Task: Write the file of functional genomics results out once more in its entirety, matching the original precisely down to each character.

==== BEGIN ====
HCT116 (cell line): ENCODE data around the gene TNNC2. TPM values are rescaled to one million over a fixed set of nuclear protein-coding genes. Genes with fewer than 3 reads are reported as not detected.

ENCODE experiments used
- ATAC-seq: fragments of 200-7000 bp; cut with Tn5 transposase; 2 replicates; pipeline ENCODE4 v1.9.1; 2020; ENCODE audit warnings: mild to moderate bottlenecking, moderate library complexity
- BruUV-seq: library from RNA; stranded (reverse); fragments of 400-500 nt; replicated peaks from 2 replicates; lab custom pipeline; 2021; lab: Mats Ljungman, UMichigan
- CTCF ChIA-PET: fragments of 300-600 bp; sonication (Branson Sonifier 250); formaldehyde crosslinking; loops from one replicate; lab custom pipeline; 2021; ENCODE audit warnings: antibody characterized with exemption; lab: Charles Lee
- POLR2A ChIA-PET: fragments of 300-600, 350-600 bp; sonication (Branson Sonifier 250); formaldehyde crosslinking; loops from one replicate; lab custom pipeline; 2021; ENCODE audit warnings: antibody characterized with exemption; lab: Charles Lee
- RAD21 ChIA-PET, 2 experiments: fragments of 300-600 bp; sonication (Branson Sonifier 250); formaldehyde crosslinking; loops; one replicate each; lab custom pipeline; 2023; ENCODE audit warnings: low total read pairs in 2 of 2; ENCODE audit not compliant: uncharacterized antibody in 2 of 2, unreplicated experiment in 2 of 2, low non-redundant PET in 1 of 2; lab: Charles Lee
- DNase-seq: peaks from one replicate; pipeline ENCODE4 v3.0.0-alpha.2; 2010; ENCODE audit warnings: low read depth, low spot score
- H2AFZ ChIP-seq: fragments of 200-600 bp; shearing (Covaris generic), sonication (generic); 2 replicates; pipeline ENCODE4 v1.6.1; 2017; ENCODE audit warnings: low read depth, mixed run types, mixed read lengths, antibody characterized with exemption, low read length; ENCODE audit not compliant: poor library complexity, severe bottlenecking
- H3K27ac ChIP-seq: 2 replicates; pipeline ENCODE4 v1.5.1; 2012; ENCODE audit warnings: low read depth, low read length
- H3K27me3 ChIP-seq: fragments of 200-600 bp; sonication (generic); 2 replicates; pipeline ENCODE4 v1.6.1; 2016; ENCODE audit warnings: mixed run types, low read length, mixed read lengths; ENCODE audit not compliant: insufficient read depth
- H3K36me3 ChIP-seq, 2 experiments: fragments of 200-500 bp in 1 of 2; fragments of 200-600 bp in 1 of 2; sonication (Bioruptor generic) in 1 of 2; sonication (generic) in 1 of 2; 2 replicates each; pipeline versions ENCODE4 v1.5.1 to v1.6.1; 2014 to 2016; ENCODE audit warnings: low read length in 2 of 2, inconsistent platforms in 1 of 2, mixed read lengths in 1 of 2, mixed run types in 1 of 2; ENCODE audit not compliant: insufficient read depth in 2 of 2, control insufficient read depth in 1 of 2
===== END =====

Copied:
HCT116 (cell line): ENCODE data around the gene TNNC2. TPM values are rescaled to one million over a fixed set of nuclear protein-coding genes. Genes with fewer than 3 reads are reported as not detected.

ENCODE experiments used
- ATAC-seq: fragments of 200-7000 bp; cut with Tn5 transposase; 2 replicates; pipeline ENCODE4 v1.9.1; 2020; ENCODE audit warnings: mild to moderate bottlenecking, moderate library complexity
- BruUV-seq: library from RNA; stranded (reverse); fragments of 400-500 nt; replicated peaks from 2 replicates; lab custom pipeline; 2021; lab: Mats Ljungman, UMichigan
- CTCF ChIA-PET: fragments of 300-600 bp; sonication (Branson Sonifier 250); formaldehyde crosslinking; loops from one replicate; lab custom pipeline; 2021; ENCODE audit warnings: antibody characterized with exemption; lab: Charles Lee
- POLR2A ChIA-PET: fragments of 300-600, 350-600 bp; sonication (Branson Sonifier 250); formaldehyde crosslinking; loops from one replicate; lab custom pipeline; 2021; ENCODE audit warnings: antibody characterized with exemption; lab: Charles Lee
- RAD21 ChIA-PET, 2 experiments: fragments of 300-600 bp; sonication (Branson Sonifier 250); formaldehyde crosslinking; loops; one replicate each; lab custom pipeline; 2023; ENCODE audit warnings: low total read pairs in 2 of 2; ENCODE audit not compliant: uncharacterized antibody in 2 of 2, unreplicated experiment in 2 of 2, low non-redundant PET in 1 of 2; lab: Charles Lee
- DNase-seq: peaks from one replicate; pipeline ENCODE4 v3.0.0-alpha.2; 2010; ENCODE audit warnings: low read depth, low spot score
- H2AFZ ChIP-seq: fragments of 200-600 bp; shearing (Covaris generic), sonication (generic); 2 replicates; pipeline ENCODE4 v1.6.1; 2017; ENCODE audit warnings: low read depth, mixed run types, mixed read lengths, antibody characterized with exemption, low read length; ENCODE audit not compliant: poor library complexity, severe bottlenecking
- H3K27ac ChIP-seq: 2 replicates; pipeline ENCODE4 v1.5.1; 2012; ENCODE audit warnings: low read depth, low read length
- H3K27me3 ChIP-seq: fragments of 200-600 bp; sonication (generic); 2 replicates; pipeline ENCODE4 v1.6.1; 2016; ENCODE audit warnings: mixed run types, low read length, mixed read lengths; ENCODE audit not compliant: insufficient read depth
- H3K36me3 ChIP-seq, 2 experiments: fragments of 200-500 bp in 1 of 2; fragments of 200-600 bp in 1 of 2; sonication (Bioruptor generic) in 1 of 2; sonication (generic) in 1 of 2; 2 replicates each; pipeline versions ENCODE4 v1.5.1 to v1.6.1; 2014 to 2016; ENCODE audit warnings: low read length in 2 of 2, inconsistent platforms in 1 of 2, mixed read lengths in 1 of 2, mixed run types in 1 of 2; ENCODE audit not compliant: insufficient read depth in 2 of 2, control insufficient read depth in 1 of 2